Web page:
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Harris
Harris, Law Specialist
Category: Law
Satisfied Customers: 2732
Experience:  Family Law - Specialist in Divorce, Financial Relief and Children Matters
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I used sale of my house to purchase a house jointly with my

Resolved Question:

I used sale of my house to purchase a house jointly with my husband but agreed the ownership as equal shares we are now going to seperate how do I get the whole value of the house back to myself
Submitted: 11 months ago.
Category: Law
Expert:  Harris replied 11 months ago.

Hi, thank you for your question. Just a bit more information required to fully assist you:
-Are you in England or Wales?
-How old are you both?
-How long have you been married?
-Do you have any children together, if so their ages and proposed arrangements?
-What other assets and pensions do you both have (both sole and joint), together with values?
-What are your respective incomes?
-What is the value of the property, and what is the outstanding mortgage?

-What were each of your contributions to the property initially?
-Who is now living in the property?
-Whose name is ***** ***** in?

-Do you have a pre-nuptial agreement in place?

Customer: replied 11 months ago.
in England
both in our 40's
been married 2 years
I have children from a previous relationship
we both own a villa in Spain - purchased in January 2016 for £185K paid with proceeds from the sale of my house
he has another villa in his name but I invested £45K into this year
we both own cars on finance so no equity in either
I have pensions of approx £10K and savings of £25K
He has savings of £20K
I dont work, he earns £35K a year
UK house purchased in January for £300K cash from sale of my house
we are both living in the property
it is jointly owned I believe as Tenants in common in equal shares but I cant see it stated as such on the title deeds
no prenup
Expert:  Harris replied 11 months ago.

Thank you - immediately prior to the marriage did you cohabit and if so for how long?

Customer: replied 11 months ago.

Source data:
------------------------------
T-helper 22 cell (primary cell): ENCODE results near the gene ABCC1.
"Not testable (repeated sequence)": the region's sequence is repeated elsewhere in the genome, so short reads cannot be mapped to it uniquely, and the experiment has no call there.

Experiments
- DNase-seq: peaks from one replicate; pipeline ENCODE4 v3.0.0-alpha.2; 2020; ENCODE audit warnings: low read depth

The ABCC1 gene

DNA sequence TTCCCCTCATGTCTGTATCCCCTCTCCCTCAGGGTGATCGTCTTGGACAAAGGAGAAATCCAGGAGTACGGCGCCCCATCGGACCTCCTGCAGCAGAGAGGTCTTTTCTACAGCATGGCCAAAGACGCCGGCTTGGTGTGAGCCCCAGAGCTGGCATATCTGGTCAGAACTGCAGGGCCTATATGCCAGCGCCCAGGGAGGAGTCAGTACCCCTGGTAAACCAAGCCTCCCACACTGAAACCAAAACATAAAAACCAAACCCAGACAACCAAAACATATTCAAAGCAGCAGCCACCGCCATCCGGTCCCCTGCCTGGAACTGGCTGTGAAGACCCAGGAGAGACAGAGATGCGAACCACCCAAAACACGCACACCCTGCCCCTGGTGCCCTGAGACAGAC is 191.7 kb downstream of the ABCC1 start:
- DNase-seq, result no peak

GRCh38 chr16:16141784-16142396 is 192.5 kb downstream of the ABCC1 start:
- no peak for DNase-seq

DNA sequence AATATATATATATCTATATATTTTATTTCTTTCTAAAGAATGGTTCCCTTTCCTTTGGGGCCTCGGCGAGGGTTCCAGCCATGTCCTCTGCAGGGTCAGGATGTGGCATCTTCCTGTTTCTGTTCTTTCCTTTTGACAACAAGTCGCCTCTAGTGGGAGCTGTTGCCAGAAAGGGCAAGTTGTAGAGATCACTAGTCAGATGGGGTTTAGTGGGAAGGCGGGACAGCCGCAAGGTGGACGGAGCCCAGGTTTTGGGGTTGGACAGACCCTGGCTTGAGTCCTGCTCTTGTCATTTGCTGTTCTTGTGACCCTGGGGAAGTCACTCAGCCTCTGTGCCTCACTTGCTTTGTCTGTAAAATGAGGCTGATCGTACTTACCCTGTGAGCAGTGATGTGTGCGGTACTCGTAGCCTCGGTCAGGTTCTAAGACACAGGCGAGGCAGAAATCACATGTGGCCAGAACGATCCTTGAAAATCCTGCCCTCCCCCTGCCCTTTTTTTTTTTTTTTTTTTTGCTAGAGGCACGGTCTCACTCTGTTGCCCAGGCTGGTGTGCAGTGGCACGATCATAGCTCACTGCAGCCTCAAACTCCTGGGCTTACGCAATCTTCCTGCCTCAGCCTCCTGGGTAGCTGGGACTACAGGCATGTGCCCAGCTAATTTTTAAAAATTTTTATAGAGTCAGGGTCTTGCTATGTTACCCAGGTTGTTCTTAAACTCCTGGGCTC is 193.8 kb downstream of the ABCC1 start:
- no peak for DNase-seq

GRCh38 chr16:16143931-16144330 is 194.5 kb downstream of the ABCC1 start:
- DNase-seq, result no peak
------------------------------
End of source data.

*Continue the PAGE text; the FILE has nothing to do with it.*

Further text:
we co habited for a year prior to getting married and I had a cohabitation agreement signed before he moved in
Expert:  Harris replied 11 months ago.
Thank you for confirming. Firstly, given the short marriage you will be in a position to attempt to ring-fence assets acquired prior to the marriage when negotiating a financial settlement. However, given that you have added both your names to the title of the property, and it is the former matrimonial home, a court will likely agree that it is a matrimonial asset and therefore a division of matrimonial assets will need to be agreed between you or ordered by a court if no agreement can be reached.Given the short marriage, a court will likely be persuaded that your contributions should be taken into account and that you should be compensated for your big deposit from the sale of your previous house, however the court will also need to consider both of your needs and whether there should be a further division of the equity to meet those needs.Initially this should be attempted through mediation - you can find independent mediators here: http://www.familymediationcouncil.org.uk If a settlement is agreed this can be submitted to court under a consent order (together with a D81 form outlining your respective financial positions).

If mediation does not progress you should then proceed with an application to court under Form A for financial relief once the divorce petition has been issued.

You will both need to provide each other with full and frank financial and income disclosure, as well as disclosure of your reasonable needs. The Court's starting point is a 50-50 split of all matrimonial assets and ensuring that both your needs are met in relation to both assets and income. The criteria considered is:

1. The income, earning capacity, property and other financial resources which each of the parties to the marriage has or is likely to have in the foreseeable future, including in the case of earning capacity any increase in that capacity which it would in the opinion of the court be reasonable to expect a party to the marriage to take steps to acquire;
2. The financial needs, obligations and responsibilities which each of the parties to the marriage has or is likely to have in the foreseeable future;
3. The standard of living enjoyed by the family before the breakdown of the marriage;
4. The age of each party to the marriage and the duration of the marriage;
5. Any physical or mental disability of either of the parties to the marriage;
6. The contributions which each of the parties has made or is likely in the foreseeable future to make to the welfare of the family, including any contribution by looking after the home or caring for the family;
7. The conduct of each of the parties, if that conduct is such that it would in the opinion of the court be inequitable to disregard it;
8. In the case of proceedings for divorce or nullity of marriage, the value to each of the parties to the marriage of any benefit which, by reason of the dissolution or annulment of the marriage, that party will lose the chance of acquiring.

If you have any further questions regarding this please let me know. In the meantime if you found this information helpful please provide a positive rating using the stars at the top of this page. I will not be credited for answering your question without a positive rating. Thank you
Harris and other Law Specialists are ready to help you
Expert:  Harris replied 11 months ago.

Hi, this question remains open. If you found my information provided helpful please could you rate my response positively using the stars at the top of this page as I will not be credited for my response without a positive rating.